One incredible way to up your skills and learn crazy amounts about all things post, is to land yourself a job at a local TV station. Take advantage of every opportunity afforded you, say yes to everything (with the usual caveats!) and relish in the chance to become a dab hand with Avid, Final Cut X, and Premiere – and get paid while you do it. Another advantage of local TV is the range and variety of material you will be working with – as well as the relentless pace. Think of it as the apprenticeship period. Work like crazy, cut like crazy, and you’ll have a packed showreel full of high quality, eye-catching material that hasn’t come from school. You’ll also have the experience you need to say yes to jobs you might have shied away from in the past due to imposter syndrome (or a real lack of experience). And the final advantage? It’s always easier to find a job when you are already in employment – especially relevant employment.


Almost everyone who works in the creative industries got where they are through their ability to hustle and network. Creative opportunities come from everywhere – the school gates at pick-up, the local coffee house, even pizza delivery guys. The truth is, if you don’t talk to everyone and anyone you know, no one will know you exist.

If you see a crew out and about, or a guy with a camera just minding their own business, make it your job to go and talk to them and see if you can open up a nook of opportunity. Many editors started out logging and transferring footage, organizing material and doing rough cuts for people either paid or as favors. Remember that point about being nice earlier on? The same applies here: you just never know when Karma will come good for you.


The word ‘luck’ is in reality a euphemism for hard work meets opportunity. Sometimes, being in the right place at the right time is the break people need. There are hundreds of stories of successful feature film editors who just happened to be in the right place one day and were given the opportunity that led to further work that led to further work – you get the picture. This might sound daunting and incredibly unhelpful, but sometimes you just need Lady Luck (read: hard work meets opportunity!) on your side.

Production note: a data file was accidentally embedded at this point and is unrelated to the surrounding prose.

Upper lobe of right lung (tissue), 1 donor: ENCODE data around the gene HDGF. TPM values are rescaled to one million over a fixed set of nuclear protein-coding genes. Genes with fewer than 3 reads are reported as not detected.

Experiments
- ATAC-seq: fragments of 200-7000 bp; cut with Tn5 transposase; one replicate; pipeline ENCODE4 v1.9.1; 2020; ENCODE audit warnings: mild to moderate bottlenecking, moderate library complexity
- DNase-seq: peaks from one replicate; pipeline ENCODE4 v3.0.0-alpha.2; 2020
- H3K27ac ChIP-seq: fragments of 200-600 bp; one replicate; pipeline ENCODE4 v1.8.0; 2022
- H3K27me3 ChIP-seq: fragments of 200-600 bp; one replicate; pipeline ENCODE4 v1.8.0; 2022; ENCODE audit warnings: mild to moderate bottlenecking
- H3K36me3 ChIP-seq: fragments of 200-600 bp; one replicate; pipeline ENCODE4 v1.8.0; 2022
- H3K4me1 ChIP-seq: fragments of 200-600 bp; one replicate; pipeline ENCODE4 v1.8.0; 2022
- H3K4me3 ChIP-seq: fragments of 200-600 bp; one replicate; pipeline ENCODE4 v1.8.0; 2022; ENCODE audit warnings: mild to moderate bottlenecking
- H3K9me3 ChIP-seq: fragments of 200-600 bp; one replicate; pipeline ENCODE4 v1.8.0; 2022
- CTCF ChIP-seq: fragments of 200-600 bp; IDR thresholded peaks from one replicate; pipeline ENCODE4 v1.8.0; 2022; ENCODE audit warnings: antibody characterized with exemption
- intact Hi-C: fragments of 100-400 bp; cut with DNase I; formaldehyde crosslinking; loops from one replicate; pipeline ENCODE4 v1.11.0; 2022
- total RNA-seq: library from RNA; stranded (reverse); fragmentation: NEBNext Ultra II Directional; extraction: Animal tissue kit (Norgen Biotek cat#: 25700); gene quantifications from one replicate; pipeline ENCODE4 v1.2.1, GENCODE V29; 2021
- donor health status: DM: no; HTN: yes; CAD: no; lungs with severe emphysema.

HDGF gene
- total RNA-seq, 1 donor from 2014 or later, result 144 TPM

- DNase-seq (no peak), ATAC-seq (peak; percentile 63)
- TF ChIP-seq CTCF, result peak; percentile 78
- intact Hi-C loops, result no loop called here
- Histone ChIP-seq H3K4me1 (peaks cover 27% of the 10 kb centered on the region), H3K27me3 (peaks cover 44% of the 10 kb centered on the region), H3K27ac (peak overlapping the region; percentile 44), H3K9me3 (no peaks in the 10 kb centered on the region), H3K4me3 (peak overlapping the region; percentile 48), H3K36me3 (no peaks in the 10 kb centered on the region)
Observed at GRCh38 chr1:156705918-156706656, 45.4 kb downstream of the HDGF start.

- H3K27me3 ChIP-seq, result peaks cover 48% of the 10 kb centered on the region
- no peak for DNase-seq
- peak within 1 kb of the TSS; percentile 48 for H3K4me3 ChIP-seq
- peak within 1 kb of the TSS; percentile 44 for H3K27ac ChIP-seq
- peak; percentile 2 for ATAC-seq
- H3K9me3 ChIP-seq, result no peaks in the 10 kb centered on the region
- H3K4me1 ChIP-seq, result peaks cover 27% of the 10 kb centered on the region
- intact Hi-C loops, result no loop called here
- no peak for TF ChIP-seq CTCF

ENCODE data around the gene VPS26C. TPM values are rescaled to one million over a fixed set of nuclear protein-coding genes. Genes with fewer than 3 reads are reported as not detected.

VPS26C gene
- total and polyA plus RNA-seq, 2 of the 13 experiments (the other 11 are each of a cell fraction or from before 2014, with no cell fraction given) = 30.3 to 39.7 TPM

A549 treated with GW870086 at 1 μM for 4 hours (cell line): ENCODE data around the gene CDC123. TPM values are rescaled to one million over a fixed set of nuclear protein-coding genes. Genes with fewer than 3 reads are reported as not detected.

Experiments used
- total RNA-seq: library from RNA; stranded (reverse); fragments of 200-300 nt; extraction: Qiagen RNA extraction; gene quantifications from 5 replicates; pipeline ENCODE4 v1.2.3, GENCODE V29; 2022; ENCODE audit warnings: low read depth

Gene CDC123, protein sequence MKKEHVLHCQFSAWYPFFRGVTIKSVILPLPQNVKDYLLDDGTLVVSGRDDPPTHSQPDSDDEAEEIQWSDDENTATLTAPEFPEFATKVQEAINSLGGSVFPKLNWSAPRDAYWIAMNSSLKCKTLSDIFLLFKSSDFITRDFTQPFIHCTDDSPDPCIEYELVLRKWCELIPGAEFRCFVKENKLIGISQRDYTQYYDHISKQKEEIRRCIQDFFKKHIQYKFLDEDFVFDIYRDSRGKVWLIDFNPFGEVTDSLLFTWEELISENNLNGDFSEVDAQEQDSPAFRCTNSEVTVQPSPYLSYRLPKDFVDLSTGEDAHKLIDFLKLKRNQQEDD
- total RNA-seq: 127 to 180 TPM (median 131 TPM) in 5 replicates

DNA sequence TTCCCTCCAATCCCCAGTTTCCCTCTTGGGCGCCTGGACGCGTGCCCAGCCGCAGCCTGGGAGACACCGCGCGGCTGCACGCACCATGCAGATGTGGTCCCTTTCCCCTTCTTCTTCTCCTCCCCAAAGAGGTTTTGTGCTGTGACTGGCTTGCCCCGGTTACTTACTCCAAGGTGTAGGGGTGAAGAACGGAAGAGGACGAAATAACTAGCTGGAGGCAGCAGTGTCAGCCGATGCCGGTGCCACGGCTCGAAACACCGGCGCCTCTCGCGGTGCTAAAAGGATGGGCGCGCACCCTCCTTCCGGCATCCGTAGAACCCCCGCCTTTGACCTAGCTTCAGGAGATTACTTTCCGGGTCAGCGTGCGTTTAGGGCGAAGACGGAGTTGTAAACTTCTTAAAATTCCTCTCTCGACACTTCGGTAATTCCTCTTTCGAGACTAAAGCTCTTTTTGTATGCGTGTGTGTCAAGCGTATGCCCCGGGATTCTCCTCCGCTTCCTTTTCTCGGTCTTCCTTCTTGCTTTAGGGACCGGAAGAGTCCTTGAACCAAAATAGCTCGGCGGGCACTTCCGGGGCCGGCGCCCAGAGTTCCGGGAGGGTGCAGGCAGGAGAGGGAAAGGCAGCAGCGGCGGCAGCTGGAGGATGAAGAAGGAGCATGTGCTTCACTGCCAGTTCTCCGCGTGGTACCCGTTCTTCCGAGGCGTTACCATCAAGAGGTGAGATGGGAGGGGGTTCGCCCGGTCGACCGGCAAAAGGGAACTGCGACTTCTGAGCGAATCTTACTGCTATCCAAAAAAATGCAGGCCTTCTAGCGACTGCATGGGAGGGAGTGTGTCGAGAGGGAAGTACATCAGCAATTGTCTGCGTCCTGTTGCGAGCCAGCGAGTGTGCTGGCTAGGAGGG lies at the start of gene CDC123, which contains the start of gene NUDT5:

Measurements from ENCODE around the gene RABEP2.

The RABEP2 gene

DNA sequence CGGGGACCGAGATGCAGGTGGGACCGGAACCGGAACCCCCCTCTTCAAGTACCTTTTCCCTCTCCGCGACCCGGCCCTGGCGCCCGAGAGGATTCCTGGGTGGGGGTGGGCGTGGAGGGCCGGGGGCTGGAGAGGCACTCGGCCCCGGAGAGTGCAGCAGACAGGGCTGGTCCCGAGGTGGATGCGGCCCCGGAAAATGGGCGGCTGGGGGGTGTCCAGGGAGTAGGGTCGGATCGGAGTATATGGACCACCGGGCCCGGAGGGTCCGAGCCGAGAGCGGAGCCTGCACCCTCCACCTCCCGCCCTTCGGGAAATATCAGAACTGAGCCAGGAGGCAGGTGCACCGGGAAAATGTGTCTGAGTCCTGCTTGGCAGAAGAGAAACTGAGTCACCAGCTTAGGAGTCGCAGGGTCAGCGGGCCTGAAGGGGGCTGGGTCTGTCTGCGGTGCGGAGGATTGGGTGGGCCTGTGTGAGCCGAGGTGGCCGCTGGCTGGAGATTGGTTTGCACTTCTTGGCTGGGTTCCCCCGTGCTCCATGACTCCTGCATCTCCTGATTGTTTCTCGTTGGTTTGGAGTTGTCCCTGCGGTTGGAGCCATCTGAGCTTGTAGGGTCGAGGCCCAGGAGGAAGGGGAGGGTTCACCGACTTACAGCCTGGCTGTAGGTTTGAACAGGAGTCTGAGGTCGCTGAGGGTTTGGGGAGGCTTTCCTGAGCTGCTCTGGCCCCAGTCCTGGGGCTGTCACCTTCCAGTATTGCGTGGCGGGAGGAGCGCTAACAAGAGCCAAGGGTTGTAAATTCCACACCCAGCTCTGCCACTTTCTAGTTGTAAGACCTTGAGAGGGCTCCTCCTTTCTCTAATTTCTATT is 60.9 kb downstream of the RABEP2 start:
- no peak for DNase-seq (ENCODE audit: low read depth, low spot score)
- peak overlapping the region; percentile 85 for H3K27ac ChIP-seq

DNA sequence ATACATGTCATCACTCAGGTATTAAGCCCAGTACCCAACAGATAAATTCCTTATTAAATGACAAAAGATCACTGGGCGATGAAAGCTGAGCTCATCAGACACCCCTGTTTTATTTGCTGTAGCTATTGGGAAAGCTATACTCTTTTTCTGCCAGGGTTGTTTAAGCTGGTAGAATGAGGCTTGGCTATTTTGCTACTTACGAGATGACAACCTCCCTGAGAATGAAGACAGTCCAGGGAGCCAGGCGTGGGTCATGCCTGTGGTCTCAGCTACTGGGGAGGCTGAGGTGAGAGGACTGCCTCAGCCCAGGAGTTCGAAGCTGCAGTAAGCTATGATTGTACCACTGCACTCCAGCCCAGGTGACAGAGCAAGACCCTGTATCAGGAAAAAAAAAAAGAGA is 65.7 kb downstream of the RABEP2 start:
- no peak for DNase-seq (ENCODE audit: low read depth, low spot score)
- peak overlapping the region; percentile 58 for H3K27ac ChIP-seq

What this means in practice that the best advice is to remember everyone you work with on the way up – you never know who is going to be valuable or who might need you in an emergency. Sometimes, despite hard deadlines, life happens even to the most experienced professionals. This in turn, means that sometimes, you might be just the person required – even if your experience is a little on the light side.

And if you really want a tangible place to start, try, and good old (if strangely named) for a taste of what’s on offer in the real world.



In summary, landing your first job in feature film post-production is never going to be easy. Working your way up to assistant editor before you make any further leaps will give you stability, experience, and the cash you need to keep going further. There are plenty of people out there who have editing skills, and plenty of people willing to go the extra mile to get their first job. You need to work out how to make yourself stand out from a crowded marketplace and hopefully, the advice we’ve shared here might just work for you. So get out there, make your voice heard, and get busy making a killer showreel you will be proud to call your own.


Niki Smith is a freelance writer and film academic from the UK. You can find out more about her here: